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Further down, I encountered a foreign couple ascending with their Thai guides and porters. An entourage of four accompanying the couple seemed to be overkill, but who am I to judge? We exchanged smiles in passing, but not pleasantries. Were the foreigners thinking, “What’s this guy doing out here on his own?” Were the guides thinking behind their half-smile, “Who’s this subversive undermining our income source?” After this encounter I was on my own again.

Doi Luang Dao Chiang

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Other than the birds, butterflies and a lone deer, I came across this snake. It only looks like a baby, but who knows? It raised its head as I approached and not wanting to take chances at this point in the hike: I bush-bashed around it.

Doi Luang Dao Chiang

The final stretch was like the ascent in reverse, mainly painful because muscles were being reborn. I wouldn’t like to do it in wet conditions, though.

I arrived back at the Honda nearing 3.30pm and returned the bamboo walking stick to its spot against the tree. The trek took seven hours, though I frequently stopped to take photos.

I also suspect it’s longer than the 7.5 kilometres one-way as indicted in the Englishman’s flyer. (Update – see Bruna’s comment below confirming it at 7.5K)

I also concluded the American’s Thai friend didn’t include the summit in his trek or, if so, rarely stopped to enjoy the spectacle. He exited via DYK.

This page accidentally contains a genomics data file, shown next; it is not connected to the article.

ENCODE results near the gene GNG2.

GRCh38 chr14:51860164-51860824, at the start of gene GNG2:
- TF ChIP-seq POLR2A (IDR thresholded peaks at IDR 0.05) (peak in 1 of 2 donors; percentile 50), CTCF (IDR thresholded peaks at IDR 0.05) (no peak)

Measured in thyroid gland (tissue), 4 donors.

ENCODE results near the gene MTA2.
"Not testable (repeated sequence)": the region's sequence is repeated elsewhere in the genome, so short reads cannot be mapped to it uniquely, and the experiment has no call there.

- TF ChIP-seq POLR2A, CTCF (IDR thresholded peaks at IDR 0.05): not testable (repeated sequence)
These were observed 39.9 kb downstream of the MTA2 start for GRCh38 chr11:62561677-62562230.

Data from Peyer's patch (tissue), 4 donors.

As usual for my posts, see the slideshow below for a better view and wider range of pics.

TIP – if arranging a guided, overnight trek see if you can get the guides to approach from the west side (Start 1 – DYK) and leave next day from the east at Pang Wua. Then you will probably have the sun at your back (assuming you start in the afternoon) and not always be retracing steps on the second day. Likewise, if you have your own camping gear and transport I don’t see any reason why you can’t do your own overnight hike. But maybe the guides and porters wouldn’t want word to get out that their assistance isn’t required.

For those that don’t have their own vehicle, there is frequent public transport from Chiang Mai. I stayed at Nature Home Guesthouse, which is a lovely little spot with bungalows for 500B, and is about two kilometers from the bus station off the road heading toward the caves and national park.

If you need information upon arriving – turn left outside the bus station and cross a small bridge – there you’ll find a bakery/cafe that not only sells great, cheap coffee, but the owner speaks good English and can help with directions. He also does a mean Kiwi soda for 20B.